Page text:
4. In the 2013-2015 budget, a provision was inserted that required the DNR to provide a $500,000 grant to a nonprofit that was tailor-made for one group only, the United Sportsmen of Wisconsin Foundation. That group had teamed up with Americans for Prosperity to sponsor a mailing to support Republican candidates in the recall elections, and it had sponsored a rally for Republican candidates in 2012. Only when embarrassing facts surfaced about United Sportsmen was the grant rescinded. A reasonable person could conclude that there was a corrupting influence at play.
5. In Gov. Doyle’s 2002 reelection race, the DNC raised $725,000 from the Ho-Chunk, Potowatomi and Oneida tribes in late October. The DNC then transferred more than $1 million to the Democratic Party of Wisconsin, which spent lots of money on issue ads for Doyle. Three months later, Doyle negotiated sweetheart deals with these tribes for the expansion of casinos. Again, a reasonable person might conclude that there was a corrupting influence.
Given the extent of corruption already jeopardizing the integrity of our elections, now is no time to allow more potentially corrupting money to flow into the system.
In upholding the two basic principles outlined in the statute – limiting the size of contributions and providing full disclosure – we have nine policy recommendations for you.
First, we strongly favor full disclosure of all expenditures in excess of $5,000 by PACs, political parties, 527s, corporations, unions, associations, nonprofits, so-called independent groups, and other groups within 60 days of an election for election-related communications that clearly identify a candidate by name and whose purpose, to any reasonable observer, is to help elect or defeat that candidate. That disclosure must come within 48 hours of the expenditure.
Even in the infamous Supreme Court case of Citizens United in 2010, the justices, by a vote of 8-1, favored full disclosure. Justice Kennedy wrote about the need to pair “corporate independent expenditures with effective disclosure.” He noted that disclosure is necessary so “citizens can see whether elected officials are ‘in the pocket’ of so-called moneyed interests … and disclosure permits citizens and shareholders to react to the speech of corporate entities in a proper way. This transparency enables the electorate to make informed decisions.”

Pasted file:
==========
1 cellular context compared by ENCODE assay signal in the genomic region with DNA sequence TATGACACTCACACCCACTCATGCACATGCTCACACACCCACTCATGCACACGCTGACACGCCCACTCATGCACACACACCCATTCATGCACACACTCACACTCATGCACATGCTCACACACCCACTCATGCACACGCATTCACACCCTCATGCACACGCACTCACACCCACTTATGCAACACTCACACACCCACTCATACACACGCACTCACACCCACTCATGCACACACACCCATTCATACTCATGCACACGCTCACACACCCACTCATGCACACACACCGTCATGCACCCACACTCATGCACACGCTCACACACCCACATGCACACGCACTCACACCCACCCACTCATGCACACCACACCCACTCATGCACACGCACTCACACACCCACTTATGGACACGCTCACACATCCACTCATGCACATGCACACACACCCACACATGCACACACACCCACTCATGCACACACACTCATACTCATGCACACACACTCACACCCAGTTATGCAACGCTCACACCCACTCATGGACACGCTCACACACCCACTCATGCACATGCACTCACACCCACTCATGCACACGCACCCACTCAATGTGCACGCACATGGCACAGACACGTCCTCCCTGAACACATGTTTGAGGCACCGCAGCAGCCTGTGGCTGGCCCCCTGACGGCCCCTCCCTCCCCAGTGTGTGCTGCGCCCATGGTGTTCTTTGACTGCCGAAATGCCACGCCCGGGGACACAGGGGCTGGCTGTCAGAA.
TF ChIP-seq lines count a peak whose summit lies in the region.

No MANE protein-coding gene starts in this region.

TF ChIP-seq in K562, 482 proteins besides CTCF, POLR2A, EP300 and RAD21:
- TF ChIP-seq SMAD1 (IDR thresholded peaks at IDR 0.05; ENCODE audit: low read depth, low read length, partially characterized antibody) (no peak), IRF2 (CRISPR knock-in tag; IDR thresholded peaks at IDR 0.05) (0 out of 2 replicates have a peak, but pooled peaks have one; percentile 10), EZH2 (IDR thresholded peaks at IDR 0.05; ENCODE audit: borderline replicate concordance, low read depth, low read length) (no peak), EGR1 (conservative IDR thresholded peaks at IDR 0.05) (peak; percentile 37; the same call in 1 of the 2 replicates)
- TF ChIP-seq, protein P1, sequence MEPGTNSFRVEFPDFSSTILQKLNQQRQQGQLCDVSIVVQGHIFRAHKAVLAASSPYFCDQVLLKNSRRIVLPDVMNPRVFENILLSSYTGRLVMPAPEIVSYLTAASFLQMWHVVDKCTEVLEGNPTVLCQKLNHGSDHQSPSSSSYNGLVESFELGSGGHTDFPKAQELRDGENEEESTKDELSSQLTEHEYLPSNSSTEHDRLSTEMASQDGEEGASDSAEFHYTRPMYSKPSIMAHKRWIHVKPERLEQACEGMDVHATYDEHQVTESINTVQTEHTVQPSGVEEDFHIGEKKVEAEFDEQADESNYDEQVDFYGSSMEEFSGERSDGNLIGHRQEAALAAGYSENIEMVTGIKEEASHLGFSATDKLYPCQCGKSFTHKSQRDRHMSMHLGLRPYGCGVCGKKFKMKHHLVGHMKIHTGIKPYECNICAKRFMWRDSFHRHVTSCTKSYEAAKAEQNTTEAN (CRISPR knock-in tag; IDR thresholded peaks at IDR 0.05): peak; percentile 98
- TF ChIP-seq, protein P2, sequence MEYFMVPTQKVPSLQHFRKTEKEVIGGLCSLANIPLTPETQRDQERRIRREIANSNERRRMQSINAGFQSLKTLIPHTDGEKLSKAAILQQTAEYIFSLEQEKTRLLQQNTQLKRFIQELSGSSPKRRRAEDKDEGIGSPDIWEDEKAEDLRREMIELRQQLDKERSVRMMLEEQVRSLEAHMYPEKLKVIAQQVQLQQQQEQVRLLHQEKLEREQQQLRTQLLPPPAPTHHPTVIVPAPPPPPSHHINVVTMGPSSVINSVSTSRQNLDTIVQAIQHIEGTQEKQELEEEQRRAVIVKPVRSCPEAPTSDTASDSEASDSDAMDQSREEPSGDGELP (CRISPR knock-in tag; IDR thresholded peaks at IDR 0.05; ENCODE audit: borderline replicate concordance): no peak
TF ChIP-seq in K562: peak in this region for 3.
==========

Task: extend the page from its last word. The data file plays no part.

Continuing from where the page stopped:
And this next point is important: In the Citizens United case, the Supreme Court went out of its way not to limit disclosure to express advocacy or its functional equivalent, as the plaintiffs had urged it to do. “We reject Citizens United’s contention that the disclosure requirements must be limited to speech that is the functional equivalent of express advocacy,” the Court ruled.
In a case that same term, Justice Antonin Scalia was even more outspoken in favor of disclosure.
“Requiring people to stand up in public for their political acts fosters civic courage, without which democracy is doomed,” Justice Scalia wrote in John Doe v. Sam Reed, 2010, a case where anti-gay rights advocates in Washington State were attempting to prevent disclosure of the names of the people who signed their petitions to get a referendum on the ballot on the grounds that compelling them to do so violated their First Amendment rights. Scalia said the disclosure did not violate their First Amendment rights. He added: “For my part, I do not look forward to a society which, thanks to the Supreme Court, campaigns anonymously and even exercises the direct democracy of initiative and referendum hidden from public scrutiny and protected from the accountability of criticism. This does not resemble the Home of the Brave.”